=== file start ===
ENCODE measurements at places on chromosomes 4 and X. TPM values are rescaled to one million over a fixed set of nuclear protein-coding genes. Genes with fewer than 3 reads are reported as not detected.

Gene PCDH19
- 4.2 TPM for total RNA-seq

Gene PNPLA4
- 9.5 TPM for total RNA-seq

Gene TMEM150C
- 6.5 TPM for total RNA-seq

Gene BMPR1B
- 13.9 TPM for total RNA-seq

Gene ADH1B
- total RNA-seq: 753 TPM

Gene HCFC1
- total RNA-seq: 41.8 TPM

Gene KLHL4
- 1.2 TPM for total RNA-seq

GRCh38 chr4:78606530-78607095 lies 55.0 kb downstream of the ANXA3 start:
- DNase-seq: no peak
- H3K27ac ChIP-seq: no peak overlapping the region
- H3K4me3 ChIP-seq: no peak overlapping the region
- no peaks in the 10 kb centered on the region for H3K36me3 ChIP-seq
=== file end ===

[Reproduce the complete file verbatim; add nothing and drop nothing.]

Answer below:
ENCODE measurements at places on chromosomes 4 and X. TPM values are rescaled to one million over a fixed set of nuclear protein-coding genes. Genes with fewer than 3 reads are reported as not detected.

Gene PCDH19
- 4.2 TPM for total RNA-seq

Gene PNPLA4
- 9.5 TPM for total RNA-seq

Gene TMEM150C
- 6.5 TPM for total RNA-seq

Gene BMPR1B
- 13.9 TPM for total RNA-seq

Gene ADH1B
- total RNA-seq: 753 TPM

Gene HCFC1
- total RNA-seq: 41.8 TPM

Gene KLHL4
- 1.2 TPM for total RNA-seq

GRCh38 chr4:78606530-78607095 lies 55.0 kb downstream of the ANXA3 start:
- DNase-seq: no peak
- H3K27ac ChIP-seq: no peak overlapping the region
- H3K4me3 ChIP-seq: no peak overlapping the region
- no peaks in the 10 kb centered on the region for H3K36me3 ChIP-seq